Cuts for Medicaid are a feature of the current administration’s efforts to reduce the budget deficit based on the rationale that spending for health entitlement programs will stretch the federal budget beyond its limits. This is because increased longevity is raising the number of the aged population while a rise in the poor is increasing the number of those eligible (Abramsky, 2011). Budget cuts mean that some services would need to go. As a manager of a county clinic servicing Medicaid clients, it is my job to make the decisions as to which services would be eliminated. Optimal decisions must be based on evidence and the informed decisions toolbox (IDT) is helpful in this effort.
The first step is to frame the management question which addresses the intervention, outcome, setting, time frame and population (Rundall, 2007). Eliminating services is the intervention and the setting is a county clinic. Since the decision is based on the percentage of budget cut, it is reasonable to say that the time frame is until the next round of tax cuts take place. To remain a relevant safety net for the public’s health, Medicaid should cover as much of the current and projected eligible population’s needs as possible but with a priority for the poorest segment who have the least capacity for out-of-pocket spending. The outcome should then be cost-effectiveness within state health reform mandates while generating the best possible health outcomes for county population. Therefore, the management question would be, “What services should be eliminated from the county Medicaid program but which will have the least impact on the county population’s health and in conformity to state policies within the duration of the 15% budget cut?”
The key to making the best decisions is to have adequate and reliable information. The second step of the IDT is to find sources of information (Rundall, 2007). Based on the management question, areas of research are: the Medicaid programs currently offered, existing state health reforms on Medicaid use, the current demographic, economic and health characteristics of the population being served, trends concerning these characteristics, the ranking of Medicaid services according to demand, projections in demand, and determining the possible health impact of eliminating each of the services. Information on Medicaid programs and related state policies can be found in state department of health websites. Demographic, economic, health and Medicaid use data can also be obtained from government health websites. Alternatively, a survey of the county population along with a clinical audit can be done to determine unique characteristics, trends and demand. Existing primary research and the expert opinion can be used to generate projections of both demand and service elimination impact.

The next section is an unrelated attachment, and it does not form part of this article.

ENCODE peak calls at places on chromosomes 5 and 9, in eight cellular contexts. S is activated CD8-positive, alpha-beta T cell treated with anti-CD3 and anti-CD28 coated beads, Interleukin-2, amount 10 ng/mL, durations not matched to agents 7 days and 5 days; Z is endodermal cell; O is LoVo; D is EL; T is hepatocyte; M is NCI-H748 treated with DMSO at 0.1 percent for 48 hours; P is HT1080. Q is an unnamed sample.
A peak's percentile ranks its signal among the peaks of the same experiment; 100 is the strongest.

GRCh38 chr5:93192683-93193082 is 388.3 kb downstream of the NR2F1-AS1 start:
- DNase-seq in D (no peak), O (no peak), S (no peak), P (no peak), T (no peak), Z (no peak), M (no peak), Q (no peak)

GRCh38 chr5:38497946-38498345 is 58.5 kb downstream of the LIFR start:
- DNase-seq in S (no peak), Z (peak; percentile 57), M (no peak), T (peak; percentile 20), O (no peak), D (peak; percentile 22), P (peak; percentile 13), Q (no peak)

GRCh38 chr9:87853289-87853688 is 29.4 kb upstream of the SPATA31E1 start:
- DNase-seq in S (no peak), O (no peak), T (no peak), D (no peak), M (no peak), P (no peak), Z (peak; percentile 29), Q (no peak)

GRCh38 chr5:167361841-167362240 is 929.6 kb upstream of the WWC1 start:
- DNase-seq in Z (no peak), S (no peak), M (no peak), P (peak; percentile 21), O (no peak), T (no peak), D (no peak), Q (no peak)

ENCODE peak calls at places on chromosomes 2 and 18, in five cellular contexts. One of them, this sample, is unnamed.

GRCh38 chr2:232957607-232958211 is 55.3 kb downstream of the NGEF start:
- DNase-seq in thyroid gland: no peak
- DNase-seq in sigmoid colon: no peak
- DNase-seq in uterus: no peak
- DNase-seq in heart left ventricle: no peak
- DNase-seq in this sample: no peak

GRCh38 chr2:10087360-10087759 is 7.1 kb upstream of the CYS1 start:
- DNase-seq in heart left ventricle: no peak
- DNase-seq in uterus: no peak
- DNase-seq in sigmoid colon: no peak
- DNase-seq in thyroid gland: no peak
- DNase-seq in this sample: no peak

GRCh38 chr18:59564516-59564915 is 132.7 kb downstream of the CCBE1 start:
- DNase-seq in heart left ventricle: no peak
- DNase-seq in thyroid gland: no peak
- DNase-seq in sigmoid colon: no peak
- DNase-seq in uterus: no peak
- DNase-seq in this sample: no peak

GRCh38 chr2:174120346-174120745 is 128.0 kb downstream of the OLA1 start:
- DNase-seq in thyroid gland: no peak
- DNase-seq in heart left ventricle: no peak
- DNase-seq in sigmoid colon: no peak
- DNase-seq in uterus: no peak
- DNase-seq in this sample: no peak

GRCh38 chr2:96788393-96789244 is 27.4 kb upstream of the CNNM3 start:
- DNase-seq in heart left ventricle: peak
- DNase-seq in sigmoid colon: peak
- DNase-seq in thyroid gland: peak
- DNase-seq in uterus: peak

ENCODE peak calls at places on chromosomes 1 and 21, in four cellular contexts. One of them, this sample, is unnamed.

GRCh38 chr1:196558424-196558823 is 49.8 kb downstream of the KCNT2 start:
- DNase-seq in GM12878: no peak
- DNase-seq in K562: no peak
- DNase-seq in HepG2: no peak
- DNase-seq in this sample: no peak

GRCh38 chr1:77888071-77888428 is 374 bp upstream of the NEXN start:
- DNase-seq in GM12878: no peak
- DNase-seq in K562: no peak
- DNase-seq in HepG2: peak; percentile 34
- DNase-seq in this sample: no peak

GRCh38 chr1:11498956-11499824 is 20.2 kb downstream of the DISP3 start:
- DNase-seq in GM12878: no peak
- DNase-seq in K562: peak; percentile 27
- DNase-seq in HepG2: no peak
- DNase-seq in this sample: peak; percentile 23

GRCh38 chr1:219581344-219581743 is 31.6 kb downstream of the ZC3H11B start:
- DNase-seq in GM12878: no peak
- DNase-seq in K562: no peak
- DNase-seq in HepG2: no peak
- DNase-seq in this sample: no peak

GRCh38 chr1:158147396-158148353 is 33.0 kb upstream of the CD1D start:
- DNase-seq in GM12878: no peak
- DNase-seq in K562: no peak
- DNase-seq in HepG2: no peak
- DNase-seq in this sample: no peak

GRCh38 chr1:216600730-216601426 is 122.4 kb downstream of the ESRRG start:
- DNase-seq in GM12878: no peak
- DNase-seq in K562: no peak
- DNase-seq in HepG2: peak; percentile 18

After obtaining relevant information based on data needs dictated by the management question, the third step is to assess information accuracy using the standards of the organization (Rundall, 2007). In general, accuracy depends on the research method used to produce the information. For example, a descriptive study on the impact of the elimination of Medicaid services using information either from prior research or expert opinion is less accurate compared to a primary research actually documenting a relationship between service elimination and its impact on a given population through direct causation or correlation. In addition, the date the study is done is important. Considering that the context of the decision making is the current health care reforms, more recent researches are more accurate than older ones.
The fourth step is assessing whether the information is applicable in the management context (Rundall, 2007). Information sources should be selected on the basis of their fit to the county clinic’s situation. Case studies done on health care reforms and health entitlement budget cuts at the community or state levels in the U.S. have a higher applicability than studies done in other countries. For example, the research by Lowe et al. (2008) showing that Medicaid budget cuts in Oregon, which led to stricter imposition of premiums coupled with a reduction in the range of services covered, resulted in a sharp and steady rise in emergency department visits mainly by the uninsured is more useful than a similar study conducted in China which has a different health care system. Research in the primary care setting is also nearer to the decision-making context in question compared to hospital settings.